Most people who meet my brother have little knowledge of where he has been or what he has seen. The fact that he was in the Air Force is probably an after thought to those know how great of a friend that he is to them. He doesn't look like one of those crusty Veterans that you may encounter on the street with their service careers summed up on a mesh baseball cap and stories worn on their sleeves. He goes about his day quietly without anyone ever knowing the Warrior that is within.
My brother is a Veteran of Desert Storm, Iraqi Freedom and Enduring Freedom. In those wars he spent holidays, birthdays and anniversaries away from his family and loved ones. When I was at basketball practice in elementary school learning the mechanics of a lay-up my brother was busy controlling the skies while coordinating an assault on Saddam. Years later, while safely studying in my dorm room, I'd get an email from him halfway around the world and the one thing he wanted to know was, "How are the Red Sox doing?"
For the people who walk past my brother on a daily basis, they may never know that he had 5,716 flying hours aboard the E-3 AWACS or that 1,000 of those were in Combat. Even if they did, they probably wouldn't know what that meant.
What that meant is that my brother was the "eye in the sky," that ensured air superiority for two decades. It meant that while we were celebrating New Year's or eating our Turkey dinner and watching football, he was watching over us (literally). As an Airman, I know exactly what my brother has done and what it meant to our National security. As someone who lives and works in the Air Force and has seen the mediocre more so than the extraordinary, I feel more than comfortable calling my brother a hero. If you understood the things that he has done, he'd be your hero too.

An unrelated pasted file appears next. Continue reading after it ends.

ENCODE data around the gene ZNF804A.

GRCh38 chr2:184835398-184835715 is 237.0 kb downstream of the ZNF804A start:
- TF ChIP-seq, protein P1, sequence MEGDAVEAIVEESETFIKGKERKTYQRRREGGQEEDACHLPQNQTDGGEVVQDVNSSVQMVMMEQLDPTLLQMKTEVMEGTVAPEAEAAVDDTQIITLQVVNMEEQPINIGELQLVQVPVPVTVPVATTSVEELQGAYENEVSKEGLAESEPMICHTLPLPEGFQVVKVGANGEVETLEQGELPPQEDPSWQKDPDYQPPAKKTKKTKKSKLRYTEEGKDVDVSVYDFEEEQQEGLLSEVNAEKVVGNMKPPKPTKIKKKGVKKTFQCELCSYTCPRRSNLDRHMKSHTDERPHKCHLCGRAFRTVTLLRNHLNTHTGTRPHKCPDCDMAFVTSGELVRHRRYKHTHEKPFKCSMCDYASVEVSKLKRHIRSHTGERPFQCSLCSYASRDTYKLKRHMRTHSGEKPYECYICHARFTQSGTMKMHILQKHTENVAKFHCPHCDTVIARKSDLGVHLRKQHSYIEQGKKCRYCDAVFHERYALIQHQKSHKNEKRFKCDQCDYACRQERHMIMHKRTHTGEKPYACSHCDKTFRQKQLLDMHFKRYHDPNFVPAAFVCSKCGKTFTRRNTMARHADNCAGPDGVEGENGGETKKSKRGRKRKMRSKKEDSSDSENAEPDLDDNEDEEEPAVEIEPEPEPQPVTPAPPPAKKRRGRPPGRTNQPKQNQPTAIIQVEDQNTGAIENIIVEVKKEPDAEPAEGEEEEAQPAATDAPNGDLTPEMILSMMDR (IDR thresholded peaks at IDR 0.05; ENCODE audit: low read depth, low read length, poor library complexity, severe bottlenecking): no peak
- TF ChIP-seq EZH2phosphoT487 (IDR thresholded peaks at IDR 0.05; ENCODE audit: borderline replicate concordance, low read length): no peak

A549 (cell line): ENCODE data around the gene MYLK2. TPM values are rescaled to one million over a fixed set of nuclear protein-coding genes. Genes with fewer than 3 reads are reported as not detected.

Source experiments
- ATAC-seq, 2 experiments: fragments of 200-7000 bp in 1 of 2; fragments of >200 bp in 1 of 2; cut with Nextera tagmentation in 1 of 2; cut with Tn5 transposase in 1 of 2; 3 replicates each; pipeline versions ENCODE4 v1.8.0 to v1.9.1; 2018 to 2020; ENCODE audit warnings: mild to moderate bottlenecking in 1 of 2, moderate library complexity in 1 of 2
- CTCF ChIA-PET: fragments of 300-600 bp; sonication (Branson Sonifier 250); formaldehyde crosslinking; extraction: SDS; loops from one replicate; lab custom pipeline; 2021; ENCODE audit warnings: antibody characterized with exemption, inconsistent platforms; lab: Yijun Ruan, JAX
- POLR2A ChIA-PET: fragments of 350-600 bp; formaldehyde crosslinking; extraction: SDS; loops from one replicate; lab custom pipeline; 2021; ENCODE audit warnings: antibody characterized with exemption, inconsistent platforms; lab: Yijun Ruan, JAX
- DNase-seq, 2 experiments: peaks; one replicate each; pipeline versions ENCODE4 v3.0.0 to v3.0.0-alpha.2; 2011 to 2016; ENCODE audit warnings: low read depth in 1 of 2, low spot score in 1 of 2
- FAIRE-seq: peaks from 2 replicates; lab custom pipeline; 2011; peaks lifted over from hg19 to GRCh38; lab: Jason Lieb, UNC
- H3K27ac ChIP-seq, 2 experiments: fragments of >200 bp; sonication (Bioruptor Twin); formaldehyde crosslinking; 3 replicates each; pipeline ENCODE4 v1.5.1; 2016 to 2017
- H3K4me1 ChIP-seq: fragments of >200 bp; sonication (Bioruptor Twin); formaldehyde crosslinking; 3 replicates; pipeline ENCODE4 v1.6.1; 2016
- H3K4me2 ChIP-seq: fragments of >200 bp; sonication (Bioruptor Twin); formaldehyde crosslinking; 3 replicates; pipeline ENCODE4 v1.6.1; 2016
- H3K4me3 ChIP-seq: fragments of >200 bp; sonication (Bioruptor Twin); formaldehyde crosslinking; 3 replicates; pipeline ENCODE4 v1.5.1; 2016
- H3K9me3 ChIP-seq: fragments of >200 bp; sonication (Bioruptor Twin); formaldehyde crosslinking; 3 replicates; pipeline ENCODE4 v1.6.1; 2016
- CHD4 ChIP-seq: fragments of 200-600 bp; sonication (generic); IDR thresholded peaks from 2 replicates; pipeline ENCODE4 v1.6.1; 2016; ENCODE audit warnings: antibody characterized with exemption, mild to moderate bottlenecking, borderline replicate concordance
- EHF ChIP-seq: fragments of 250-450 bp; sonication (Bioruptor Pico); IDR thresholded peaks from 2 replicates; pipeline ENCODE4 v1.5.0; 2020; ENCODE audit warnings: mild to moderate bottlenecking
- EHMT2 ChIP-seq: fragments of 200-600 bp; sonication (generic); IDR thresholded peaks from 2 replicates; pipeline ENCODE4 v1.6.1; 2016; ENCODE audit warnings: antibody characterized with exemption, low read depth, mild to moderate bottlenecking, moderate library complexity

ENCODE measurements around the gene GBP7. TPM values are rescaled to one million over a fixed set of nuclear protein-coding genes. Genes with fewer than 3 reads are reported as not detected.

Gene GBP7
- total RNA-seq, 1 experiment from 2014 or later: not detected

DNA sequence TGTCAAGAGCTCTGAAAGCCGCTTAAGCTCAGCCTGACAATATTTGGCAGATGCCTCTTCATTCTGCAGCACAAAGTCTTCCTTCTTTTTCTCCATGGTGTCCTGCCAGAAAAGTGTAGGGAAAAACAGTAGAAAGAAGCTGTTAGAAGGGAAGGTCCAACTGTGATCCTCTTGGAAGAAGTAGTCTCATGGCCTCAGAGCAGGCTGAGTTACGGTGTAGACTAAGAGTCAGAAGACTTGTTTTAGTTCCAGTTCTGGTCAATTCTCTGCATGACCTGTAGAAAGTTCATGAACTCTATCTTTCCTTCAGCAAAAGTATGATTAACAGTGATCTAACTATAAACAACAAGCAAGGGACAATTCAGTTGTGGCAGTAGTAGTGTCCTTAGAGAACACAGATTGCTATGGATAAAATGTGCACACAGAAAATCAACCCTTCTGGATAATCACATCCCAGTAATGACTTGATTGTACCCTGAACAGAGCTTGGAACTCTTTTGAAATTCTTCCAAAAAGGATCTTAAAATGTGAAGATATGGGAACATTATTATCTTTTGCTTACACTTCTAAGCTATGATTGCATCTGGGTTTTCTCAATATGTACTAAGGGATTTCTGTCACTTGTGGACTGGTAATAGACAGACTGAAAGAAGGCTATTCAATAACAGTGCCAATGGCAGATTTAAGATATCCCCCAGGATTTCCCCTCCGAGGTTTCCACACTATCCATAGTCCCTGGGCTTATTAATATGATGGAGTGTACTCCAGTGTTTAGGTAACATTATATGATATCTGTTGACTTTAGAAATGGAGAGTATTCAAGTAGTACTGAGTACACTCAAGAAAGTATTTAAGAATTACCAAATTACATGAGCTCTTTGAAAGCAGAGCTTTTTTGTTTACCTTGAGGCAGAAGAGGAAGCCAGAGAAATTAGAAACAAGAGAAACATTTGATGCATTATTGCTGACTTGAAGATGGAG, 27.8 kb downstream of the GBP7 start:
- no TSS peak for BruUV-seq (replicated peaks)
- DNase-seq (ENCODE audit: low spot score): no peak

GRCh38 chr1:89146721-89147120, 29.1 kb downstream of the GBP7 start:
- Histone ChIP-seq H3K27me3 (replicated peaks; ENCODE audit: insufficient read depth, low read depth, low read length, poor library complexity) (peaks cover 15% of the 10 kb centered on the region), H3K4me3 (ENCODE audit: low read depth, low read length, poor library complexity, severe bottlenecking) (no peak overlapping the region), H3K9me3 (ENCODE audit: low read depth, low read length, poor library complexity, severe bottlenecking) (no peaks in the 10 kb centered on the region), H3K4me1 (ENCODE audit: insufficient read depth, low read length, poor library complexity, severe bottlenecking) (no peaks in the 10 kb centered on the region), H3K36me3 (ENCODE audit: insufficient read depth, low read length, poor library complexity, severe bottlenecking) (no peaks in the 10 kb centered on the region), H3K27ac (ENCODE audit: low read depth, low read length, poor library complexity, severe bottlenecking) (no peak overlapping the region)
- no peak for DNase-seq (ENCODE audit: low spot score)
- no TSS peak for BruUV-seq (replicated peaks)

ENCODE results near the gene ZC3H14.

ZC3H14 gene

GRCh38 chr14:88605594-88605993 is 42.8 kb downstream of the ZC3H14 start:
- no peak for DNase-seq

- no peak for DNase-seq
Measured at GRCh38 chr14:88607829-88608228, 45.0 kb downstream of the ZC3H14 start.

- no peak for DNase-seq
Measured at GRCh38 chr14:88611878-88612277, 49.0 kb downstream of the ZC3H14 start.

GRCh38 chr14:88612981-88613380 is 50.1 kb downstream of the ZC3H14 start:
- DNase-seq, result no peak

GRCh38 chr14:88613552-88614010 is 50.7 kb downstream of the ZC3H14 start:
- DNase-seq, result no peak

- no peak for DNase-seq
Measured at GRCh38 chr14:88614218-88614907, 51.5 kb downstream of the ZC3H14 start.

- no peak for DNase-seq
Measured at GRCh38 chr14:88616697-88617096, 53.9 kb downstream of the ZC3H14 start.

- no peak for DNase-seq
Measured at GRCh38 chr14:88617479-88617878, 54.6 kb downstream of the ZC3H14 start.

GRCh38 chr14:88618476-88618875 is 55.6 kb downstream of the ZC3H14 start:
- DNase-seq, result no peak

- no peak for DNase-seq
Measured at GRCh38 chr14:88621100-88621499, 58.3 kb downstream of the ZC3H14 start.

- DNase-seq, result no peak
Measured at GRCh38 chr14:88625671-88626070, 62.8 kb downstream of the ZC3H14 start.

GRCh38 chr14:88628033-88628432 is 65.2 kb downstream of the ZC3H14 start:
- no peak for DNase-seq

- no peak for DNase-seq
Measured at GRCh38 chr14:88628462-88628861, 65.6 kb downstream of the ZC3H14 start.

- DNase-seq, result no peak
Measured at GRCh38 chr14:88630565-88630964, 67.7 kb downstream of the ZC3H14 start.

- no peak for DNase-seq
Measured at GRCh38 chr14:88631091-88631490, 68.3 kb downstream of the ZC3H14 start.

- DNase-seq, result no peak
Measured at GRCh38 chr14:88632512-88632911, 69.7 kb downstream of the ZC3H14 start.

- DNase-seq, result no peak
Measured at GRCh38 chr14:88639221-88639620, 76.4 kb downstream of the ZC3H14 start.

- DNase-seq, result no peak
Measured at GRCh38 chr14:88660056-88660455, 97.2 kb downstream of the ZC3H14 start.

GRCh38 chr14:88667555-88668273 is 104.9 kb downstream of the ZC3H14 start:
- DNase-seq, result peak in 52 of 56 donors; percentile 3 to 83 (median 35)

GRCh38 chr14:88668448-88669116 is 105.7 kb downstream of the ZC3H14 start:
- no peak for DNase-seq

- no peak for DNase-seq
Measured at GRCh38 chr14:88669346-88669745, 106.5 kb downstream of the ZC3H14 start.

If you spoke with my brother he probably wouldn't tell you about all of his time in the sandbox. He wouldn't mention that he is qualified on the .50 cal or that he did a ground deployment with the Army looking for IEDs. He would even skip the stories of when his aircraft was painted by a MIG-25 while patrolling the skies. Furthermore, he won't tell you about the lives he saved or the medals he was awarded for his actions in combat. Instead, he'd probably ask how your day was going and carry on about his.
On 29 October 2009, MSgt Michael Carroll retired from active duty to a life away from the deployments and time away from home. To a Warrior, a Hero and most importantly my Brother, I salute him and thank him for everything that he has sacrificed.
This Veteran's Day we will walk past many homes with American flags displayed prominently in front yards. Some communities may hold parades w/ Veterans marching proudly down the street. In the crowd will be Veterans like my brother who won't be wearing a uniform and may appear to be just another face in the crowd. If you get the chance and recognize someone smiling a little more than those around them or standing a bit taller during the National Anthem, reach out and say "thanks," our lives wouldn't be the same without them.